top of page

PALM OIL HISTORY

Indonesia, the world’s largest archipelago with over        17, 000 islands, once used to be  covered in tropical forests until the largest of these islands, Borneo were taken over by corporations and palm oil companies with the Indonesian government’s permission. This initially started in 1968 when Suharto began investing in the Indonesian oil palm sector from which its slow growth began into the 1970s.

Rapid expansion occurred throughout the 80s brought on by the global demand for the oil which Suharto believed would greatly benefit Indonesia if its production and expansion were increasingly invested in. This was because, while Malaysia was leading the way in the oil palm sector, Indonesia’s greater land area and lower labour costs would soon make the country the leader in production.

The government soon converted several

million hectares of the country’s rainforest

into oil palm plantations to become the

biggest global producer of the oil.

 

Though not while Suharto’s time in office, Indonesia surpassed Malaysia in production and export of palm oil in 2007 and the industry now takes up over 16 million hectares of land in Indonesia.

Approximately 80% of all palm oil is produced unsustainably and it is said that the other 20% is 'supposedly' produced by ‘certified sustainable’ methods. We say 'supposedly' because much of that 20% is the Mixed Balance Supply Chain, which comprises of a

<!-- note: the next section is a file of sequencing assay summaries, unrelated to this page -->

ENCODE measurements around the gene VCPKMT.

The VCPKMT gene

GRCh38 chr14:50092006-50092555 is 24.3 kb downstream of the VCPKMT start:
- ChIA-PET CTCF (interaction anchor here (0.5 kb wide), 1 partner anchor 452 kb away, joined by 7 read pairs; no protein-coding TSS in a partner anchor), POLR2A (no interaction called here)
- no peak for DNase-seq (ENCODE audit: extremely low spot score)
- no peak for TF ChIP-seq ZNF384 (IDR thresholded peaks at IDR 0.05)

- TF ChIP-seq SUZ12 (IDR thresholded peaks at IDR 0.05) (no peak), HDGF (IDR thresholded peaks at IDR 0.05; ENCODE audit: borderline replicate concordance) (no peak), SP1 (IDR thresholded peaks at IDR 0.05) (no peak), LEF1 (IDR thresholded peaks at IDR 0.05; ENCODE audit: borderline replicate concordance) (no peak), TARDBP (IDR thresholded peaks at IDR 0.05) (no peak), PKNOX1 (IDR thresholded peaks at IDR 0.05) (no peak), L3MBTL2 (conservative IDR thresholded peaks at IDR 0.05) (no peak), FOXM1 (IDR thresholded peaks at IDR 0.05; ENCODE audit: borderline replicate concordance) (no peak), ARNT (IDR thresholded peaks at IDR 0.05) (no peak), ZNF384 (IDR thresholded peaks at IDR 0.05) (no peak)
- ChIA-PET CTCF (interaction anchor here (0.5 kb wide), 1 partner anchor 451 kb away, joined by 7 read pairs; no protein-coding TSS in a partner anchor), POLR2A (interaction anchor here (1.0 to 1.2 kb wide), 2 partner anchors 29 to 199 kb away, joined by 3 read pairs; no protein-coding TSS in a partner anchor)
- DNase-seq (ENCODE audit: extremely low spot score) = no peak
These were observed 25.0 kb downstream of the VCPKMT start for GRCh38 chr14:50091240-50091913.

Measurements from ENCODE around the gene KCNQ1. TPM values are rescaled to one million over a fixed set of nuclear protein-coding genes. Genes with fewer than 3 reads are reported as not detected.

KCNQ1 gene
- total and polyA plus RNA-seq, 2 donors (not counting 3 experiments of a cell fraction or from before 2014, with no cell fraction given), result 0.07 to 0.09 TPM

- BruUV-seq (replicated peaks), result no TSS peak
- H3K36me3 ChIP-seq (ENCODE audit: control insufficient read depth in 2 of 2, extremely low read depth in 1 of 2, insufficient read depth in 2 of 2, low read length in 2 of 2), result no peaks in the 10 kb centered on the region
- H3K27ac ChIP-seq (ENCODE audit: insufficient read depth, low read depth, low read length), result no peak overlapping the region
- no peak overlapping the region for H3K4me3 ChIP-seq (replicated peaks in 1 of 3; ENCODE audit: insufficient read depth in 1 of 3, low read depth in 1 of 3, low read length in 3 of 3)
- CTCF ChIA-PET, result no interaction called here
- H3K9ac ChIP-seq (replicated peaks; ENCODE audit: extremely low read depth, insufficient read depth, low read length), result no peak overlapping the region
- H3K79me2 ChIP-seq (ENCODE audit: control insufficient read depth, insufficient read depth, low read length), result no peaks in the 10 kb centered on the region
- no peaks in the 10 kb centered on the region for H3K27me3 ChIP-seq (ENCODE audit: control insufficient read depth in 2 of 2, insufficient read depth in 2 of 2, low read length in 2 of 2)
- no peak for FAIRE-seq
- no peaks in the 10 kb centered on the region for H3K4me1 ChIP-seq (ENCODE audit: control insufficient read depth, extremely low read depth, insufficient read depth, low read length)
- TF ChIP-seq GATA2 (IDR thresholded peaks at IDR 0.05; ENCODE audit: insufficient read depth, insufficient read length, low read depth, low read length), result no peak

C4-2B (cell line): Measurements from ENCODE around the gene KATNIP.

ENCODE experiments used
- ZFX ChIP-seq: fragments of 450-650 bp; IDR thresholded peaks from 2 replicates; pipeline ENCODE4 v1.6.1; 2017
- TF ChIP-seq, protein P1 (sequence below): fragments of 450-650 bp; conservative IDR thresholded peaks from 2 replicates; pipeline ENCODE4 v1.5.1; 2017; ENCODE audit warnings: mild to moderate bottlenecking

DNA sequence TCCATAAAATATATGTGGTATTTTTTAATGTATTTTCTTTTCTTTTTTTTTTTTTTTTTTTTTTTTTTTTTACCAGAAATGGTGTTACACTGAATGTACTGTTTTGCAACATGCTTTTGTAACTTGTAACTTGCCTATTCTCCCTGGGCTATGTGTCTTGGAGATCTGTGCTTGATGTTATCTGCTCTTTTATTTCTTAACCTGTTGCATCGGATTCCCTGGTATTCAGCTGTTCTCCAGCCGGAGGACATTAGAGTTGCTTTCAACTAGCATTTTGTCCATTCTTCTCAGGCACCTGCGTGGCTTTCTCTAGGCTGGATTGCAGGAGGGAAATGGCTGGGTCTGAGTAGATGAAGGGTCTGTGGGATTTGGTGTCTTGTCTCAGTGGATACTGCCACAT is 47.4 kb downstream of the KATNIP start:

blend of both Certified Sustainable Palm Oil and Uncertified Palm Oil.

There are millions of hectares of degraded land which palm oil companies could use to plant their plantations on but many rely on felling rainforest wood to

fund their plantation and on degraded land there

are no rainforest trees to fell……

The RSPO started in 2004, this is the organisation governing member palm oil companies and responsible for encouraging palm oil companies to stop destroying forests and produce Certified Sustainable Palm Oil (CSPO). In the 20 years they have been operating they have only managed to state that 20% of all palm oil is produced in a certified sustainable way. A questionable 20% in 20 years is a poor result due to many reasons including that their membership is not mandatory

so they have little power over the majority of

palm oil companies who are not members of the RSPO. 

palm oil free certification borneo rainforest

HOW BORNEO USE TO LOOK WHEN YOU FLEW OVER

deforestation

DEFORESTATION BY PALM OIL

deforestation

RAINFOREST TO NO FOREST

flying over palm oil borneo

PALM OIL PLANTATION IN BORNEO

deforestation from palm oil
bottom of page